Art we need is like a bullet in the head. It is supposed to dig a hole into one’s own subjectivity. A bullet that, instead of obliterating and dispersing, creates a precipice within our very self, a vertigo in a metaphysical well: a pure disfiguration. In August 1867, Dostoevsky and Anna Snitkina spent a day in Basel and experienced this feeling standing in front of Hans Holbein’s The Body of the Dead Christ in the Tomb (1521–22) at the Kunstmuseum Basel. In the painting, the body is overly emaciated, the ribs and bones plain to see, the hands and feet riddled with wounds, all blue and swollen, like a corpse on the point of decomposition. A pure horror is produced by the sight of the famelic and necrotised body of Christ. This confrontation caused a dilemma for the Russian author, a disfiguration of his faith, later disclosed in the form of a negative epiphany stated by the main protagonist, Prince Myshkin, in The Idiot: “Why, a man’s faith might be ruined by looking at that picture!”
We are looking for the same: to be riddled by doubts and to expurgate any kind of certainty. We would like to see, ideally, an artwork that is not dependent on reality but one that imposes itself on it. Not in the sense of an intangible truth, but rather as a salutary illusionism. It would be a dramatic loss of self, a cataract-like shattering. Art could be a Saturday night brawl, an opioid intoxication, a self-destruction, a car crash, an unreasonable speed, a dizziness in front of the beauty of a strange and sickly world. It is a personal quest for emotional exaltation as well as a turbulent and happy morale. This process is akin to a disfiguration, the process by which something familiar becomes unrecognisable. Disfiguration, instead of destroying, alters what it touches. It is horrifying not because it exposes an atrocious or repulsive vision but because it pervades a familiar reality. Disfiguration does not belong to the strategies of shock and awe held dear by early 20th century avant-gardes; very often it takes the form of a serene melody, albeit one that is dangerous for the status quo. What more of a crystalline mission could we ask of art than to disfigure the fortresses of words and images that compose our reality?
From the Louvre to Las Vegas, art needs to resist the homogenising cultural forces that produce flat consensus. Instead, it should help induce a cognitive impact – a critical dose of panic, horror and ecstasy. Like a trip inside a haunted house or a cruising spot at 4 am, the visitor should leave an exhibition shaking and laughing. Disfiguration is, in that sense, a violent attack against clerical posture. It has developed an allergy to distance, clarity and univocity. It is more about losing than gaining insight, replacing solutions with problems and exposing the viewer when they are far away from any shelter. If this notion was a place, it would be a ruined abbey or a castle stolen from Ann Radcliffe’s imagination. Within its walls, reason becomes imagination, and imagination becomes ardent reason during this turning of the thought on itself. The further one ventures inside, the more fragile one becomes, up until the moment where the entire being is engaged in this shaking along which sensibility and reflection meet and merge in a single point of maximum tension. The head on the body of the dead Christ in the tomb was inspired by the remains of a merchant who drowned in the Rhine. We are looking for the same thing, to ultimately confront our own beliefs, a disfiguration: Art we need is like a bullet in the head.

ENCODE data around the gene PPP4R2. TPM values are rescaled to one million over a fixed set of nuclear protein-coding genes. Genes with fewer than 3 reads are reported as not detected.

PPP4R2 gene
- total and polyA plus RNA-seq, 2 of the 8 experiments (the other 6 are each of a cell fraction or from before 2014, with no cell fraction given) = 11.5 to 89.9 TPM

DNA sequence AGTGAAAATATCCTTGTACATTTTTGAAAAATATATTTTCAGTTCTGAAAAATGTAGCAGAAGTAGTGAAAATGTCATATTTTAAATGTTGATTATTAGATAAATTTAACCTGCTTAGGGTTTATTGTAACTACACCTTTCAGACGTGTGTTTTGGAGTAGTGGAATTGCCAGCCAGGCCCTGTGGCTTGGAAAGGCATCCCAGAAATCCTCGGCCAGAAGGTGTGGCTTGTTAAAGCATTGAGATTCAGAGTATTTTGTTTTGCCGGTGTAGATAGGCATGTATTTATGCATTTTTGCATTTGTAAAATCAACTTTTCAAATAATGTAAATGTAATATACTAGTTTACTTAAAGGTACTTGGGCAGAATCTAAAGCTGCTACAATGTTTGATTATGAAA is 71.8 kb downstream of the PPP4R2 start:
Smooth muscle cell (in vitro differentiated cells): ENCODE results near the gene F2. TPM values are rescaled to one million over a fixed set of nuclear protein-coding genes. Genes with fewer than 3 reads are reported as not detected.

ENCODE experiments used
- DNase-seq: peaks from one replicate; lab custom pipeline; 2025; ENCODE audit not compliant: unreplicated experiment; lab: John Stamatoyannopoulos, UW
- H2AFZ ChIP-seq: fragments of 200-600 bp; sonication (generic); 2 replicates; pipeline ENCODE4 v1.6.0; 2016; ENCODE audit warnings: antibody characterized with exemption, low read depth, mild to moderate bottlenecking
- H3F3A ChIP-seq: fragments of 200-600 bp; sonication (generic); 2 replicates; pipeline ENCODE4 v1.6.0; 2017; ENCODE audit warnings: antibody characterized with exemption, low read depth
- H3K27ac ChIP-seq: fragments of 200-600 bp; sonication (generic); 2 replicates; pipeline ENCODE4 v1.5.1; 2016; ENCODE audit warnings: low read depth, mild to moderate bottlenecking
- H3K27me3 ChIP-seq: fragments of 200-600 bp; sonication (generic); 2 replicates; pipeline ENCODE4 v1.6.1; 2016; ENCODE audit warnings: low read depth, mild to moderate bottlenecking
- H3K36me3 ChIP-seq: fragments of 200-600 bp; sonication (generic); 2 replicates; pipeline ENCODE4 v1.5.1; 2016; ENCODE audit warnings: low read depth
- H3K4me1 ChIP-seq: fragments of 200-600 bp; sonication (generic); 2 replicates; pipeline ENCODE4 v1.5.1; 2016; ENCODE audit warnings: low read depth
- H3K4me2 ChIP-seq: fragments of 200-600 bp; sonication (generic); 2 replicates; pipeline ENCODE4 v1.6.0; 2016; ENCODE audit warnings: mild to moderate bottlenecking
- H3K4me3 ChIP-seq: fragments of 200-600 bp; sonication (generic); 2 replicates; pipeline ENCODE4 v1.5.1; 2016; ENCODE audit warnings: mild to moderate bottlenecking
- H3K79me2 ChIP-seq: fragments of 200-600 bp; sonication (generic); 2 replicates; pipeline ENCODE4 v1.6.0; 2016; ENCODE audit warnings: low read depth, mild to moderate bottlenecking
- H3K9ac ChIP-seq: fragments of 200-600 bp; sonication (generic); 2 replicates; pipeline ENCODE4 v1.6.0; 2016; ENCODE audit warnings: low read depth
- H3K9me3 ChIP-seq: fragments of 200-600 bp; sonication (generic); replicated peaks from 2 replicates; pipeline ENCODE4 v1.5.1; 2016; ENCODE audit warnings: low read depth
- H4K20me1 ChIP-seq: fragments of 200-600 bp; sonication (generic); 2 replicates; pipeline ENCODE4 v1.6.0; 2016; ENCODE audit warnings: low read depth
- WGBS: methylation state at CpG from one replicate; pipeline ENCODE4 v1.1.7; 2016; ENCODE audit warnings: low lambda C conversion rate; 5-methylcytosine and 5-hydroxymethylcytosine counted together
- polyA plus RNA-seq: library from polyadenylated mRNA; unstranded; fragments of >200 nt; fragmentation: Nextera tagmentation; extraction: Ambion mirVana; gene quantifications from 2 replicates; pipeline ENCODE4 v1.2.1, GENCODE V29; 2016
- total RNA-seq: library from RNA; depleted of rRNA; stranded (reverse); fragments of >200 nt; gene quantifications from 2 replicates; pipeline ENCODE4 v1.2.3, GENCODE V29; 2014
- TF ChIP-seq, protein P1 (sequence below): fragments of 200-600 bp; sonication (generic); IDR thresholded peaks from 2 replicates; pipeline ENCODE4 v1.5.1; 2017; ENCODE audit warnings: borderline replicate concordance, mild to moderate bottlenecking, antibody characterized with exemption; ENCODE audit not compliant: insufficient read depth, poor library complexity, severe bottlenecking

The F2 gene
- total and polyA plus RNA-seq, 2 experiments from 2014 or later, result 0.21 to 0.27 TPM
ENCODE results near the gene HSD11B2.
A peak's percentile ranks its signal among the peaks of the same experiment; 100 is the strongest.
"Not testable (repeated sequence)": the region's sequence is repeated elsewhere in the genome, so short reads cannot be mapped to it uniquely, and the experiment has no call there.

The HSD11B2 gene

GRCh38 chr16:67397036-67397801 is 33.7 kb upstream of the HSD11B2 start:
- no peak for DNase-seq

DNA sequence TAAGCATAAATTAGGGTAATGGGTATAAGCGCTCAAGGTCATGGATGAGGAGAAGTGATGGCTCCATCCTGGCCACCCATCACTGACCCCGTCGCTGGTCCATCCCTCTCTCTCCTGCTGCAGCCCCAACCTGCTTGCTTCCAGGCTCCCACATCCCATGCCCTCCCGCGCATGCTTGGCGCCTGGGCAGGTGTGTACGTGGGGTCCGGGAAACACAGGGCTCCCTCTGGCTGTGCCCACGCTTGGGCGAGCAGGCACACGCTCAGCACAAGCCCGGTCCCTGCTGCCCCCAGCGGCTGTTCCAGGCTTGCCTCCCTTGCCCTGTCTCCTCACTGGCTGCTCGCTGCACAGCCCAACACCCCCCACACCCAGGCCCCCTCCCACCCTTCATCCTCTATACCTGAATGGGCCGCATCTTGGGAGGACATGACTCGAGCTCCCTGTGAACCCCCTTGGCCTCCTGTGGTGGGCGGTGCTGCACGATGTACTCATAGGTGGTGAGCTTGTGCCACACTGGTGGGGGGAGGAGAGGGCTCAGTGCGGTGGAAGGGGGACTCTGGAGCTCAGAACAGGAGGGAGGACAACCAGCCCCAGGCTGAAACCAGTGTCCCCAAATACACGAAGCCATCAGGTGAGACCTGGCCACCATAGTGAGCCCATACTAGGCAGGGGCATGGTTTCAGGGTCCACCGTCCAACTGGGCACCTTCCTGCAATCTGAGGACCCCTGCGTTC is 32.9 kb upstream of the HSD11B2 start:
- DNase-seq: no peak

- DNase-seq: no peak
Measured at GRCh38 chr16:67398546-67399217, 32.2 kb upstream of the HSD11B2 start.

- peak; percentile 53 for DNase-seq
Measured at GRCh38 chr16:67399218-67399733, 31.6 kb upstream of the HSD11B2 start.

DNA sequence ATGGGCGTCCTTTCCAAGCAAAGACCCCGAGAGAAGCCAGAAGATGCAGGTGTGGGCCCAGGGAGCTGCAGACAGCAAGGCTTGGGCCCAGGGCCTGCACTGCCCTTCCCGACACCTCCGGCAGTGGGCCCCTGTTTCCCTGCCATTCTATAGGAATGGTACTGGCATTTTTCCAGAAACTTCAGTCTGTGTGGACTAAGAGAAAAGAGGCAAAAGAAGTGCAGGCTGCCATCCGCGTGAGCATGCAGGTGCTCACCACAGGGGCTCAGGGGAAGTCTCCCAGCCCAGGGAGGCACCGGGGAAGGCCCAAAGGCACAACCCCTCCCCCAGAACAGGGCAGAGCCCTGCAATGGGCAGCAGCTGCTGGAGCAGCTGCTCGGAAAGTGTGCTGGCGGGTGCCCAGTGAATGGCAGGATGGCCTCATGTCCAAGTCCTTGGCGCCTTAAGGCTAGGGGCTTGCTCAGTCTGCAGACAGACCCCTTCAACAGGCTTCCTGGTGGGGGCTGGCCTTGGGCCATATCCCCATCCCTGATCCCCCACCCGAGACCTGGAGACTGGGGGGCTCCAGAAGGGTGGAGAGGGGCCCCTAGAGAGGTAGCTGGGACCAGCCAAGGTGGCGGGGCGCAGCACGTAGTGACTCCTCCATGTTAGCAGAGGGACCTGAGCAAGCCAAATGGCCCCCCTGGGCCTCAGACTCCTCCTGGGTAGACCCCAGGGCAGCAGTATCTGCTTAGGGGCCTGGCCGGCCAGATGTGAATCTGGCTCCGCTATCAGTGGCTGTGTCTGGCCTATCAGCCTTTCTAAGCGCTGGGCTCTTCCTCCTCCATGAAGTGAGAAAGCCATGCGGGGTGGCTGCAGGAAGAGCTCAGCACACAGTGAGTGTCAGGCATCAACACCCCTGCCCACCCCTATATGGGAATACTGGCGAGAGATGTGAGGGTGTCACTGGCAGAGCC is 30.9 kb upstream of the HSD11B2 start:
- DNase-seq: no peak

Pierre-Alexandre Mateos and Charles Teyssou are a duo of curators and writers based in Paris. They are currently preparing a show based on Tomb for 500,000 Soldiers by Pierre Guyotat and recently co-curated a show with Kevin Blinderman dedicated to Jacques de Bascher at Treize, Paris, and Kunsthalle Bern. In collaboration with Rasmus Myrup and Octave Perrault, they initiated the Cruising Pavilion, a series of exhibitions dedicated to the links between sexual dissidence, art and architecture that travelled to Venice (16th Architecture Biennale), New York City (Ludlow 38) and Stockholm (ArkDes Museum).